The news that footballer Jake Daniels has come out as gay is a massive leap for men’s football, and society overall.

When Jake Daniels told the world he was gay, it was the first time in more than 30 years that a male, playing professional footballer had made such an announcement. Let that sink in.

In those three decades we’ve seen the World Health Organization declassify same-sex attraction as mental illness, our first openly gay members of Parliament and the House of Lords, the armed forces admit gay recruits, the age of consent lowered to 16, and marriage between same-sex couples legalised.

So, the overriding reaction to Daniels’ news was a collective: “finally”.

In the UK sports arena, we’ve seen Welsh rugby player Gareth Thomas and Olympic diver Tom Daley come out as gay, but not one male professional football player since Justin Fashanu in 1990.

Daniels’ news may be a small step in most corners of society, but it’s a giant leap in footballing terms.

Putting to one side the fact that this really shouldn’t even be a thing, it was an impressive and brave decision on the Blackpool player’s part – particularly as Daniels is only 17 years old.

Despite the efforts of clubs, football governing bodies and fan groups (such as the brilliant Pride in Football) to stamp out abuse and make the game more inclusive for all fans and players, the risk of homophobic abuse from a minority on the terraces has remained.

Demonstrating both courage and calm, Daniels proved mature beyond his years as he articulated how he didn’t want to lie any more about who he was – that he was ready to be himself, free and confident, and what a massive relief that was.

His handling of the situation has been admired universally.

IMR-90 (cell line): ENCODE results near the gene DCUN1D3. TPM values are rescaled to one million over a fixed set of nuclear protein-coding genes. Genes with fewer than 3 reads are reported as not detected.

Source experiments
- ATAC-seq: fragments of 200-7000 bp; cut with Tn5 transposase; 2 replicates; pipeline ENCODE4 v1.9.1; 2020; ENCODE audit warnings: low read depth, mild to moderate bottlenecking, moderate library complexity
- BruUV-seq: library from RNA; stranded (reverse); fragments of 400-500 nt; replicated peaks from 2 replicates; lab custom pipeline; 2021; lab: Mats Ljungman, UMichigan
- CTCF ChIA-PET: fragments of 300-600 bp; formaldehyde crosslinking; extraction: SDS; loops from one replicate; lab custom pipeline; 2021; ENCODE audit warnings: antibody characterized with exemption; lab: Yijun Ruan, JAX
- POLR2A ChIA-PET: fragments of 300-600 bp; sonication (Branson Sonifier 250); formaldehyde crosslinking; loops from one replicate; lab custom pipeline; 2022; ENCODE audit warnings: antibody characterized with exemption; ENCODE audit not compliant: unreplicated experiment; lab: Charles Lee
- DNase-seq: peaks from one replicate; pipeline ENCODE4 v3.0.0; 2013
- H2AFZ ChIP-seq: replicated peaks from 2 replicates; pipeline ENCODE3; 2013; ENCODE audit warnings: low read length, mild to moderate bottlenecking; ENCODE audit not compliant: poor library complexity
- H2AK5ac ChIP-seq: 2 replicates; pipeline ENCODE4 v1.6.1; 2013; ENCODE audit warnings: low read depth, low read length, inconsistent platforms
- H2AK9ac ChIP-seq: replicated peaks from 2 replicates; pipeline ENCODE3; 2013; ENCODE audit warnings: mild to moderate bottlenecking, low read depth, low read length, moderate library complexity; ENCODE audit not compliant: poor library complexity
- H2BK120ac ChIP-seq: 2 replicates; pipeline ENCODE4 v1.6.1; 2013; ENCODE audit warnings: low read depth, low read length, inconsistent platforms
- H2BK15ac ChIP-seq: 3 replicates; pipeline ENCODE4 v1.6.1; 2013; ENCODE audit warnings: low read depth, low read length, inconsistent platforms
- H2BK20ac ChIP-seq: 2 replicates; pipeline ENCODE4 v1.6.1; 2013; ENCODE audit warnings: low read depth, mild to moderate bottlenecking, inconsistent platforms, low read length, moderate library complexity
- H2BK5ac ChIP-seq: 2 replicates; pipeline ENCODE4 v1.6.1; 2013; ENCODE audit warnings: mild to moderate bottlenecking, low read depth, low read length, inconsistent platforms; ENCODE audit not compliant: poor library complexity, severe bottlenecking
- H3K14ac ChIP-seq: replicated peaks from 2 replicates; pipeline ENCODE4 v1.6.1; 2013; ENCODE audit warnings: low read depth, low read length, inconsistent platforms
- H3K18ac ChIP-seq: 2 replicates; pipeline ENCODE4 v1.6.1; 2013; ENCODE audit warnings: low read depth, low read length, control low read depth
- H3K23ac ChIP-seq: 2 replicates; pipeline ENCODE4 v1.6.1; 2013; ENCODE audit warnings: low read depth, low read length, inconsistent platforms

The fact that it is such a poignant and newsworthy moment for UK football is a sad reflection on how fear of abuse on the terraces has meant the sport is still behind when compared with society.

But it will have an important impact. We’ve seen first-hand through our Heads Up campaign (which used football to reduce the stigma attached to male mental health) that it only takes one player to initially speak up, to inspire others.

This creates a house of cards effect where traditional taboos can be broken down very quickly. It’s certainly time this one was.

The importance of a footballer taking this stance is that football has always been able to impact wider culture. Its ripples are felt far and wide. And so it was that we saw other sporting bodies, athletes and wider celebrities all expressing their support for Daniels.

While I’m sure the commercial impact of his announcement was never a consideration – looking at it from that perspective (given that we work in the commercial side of sport) – Daniels’ profile and commercial stock will rocket.

It’s highly likely he’ll be in demand for ambassadorial deals for brands wanting to demonstrate inclusion and positive social impact. The potential is there for him to become men’s football’s poster boy for inclusion – the beautiful game’s very own Tom Daley.

However, while there may well be demand, it will be Daniels’ decision how much he wants to continue to be a figurehead and how much limelight he wants as an LGBTQ+ sporting role model.

Like most footballers, I’m sure he’ll want his sporting skills to be what people think and talk about the most. There should be no pressure on him to do anything more than he has already done.

Hopefully, one day, male footballers’ sexuality won’t make the headlines at all.

We will get there eventually, but in the meantime, we should applaud the trailblazer Daniels – he has done a brilliant thing.

Published by Campaign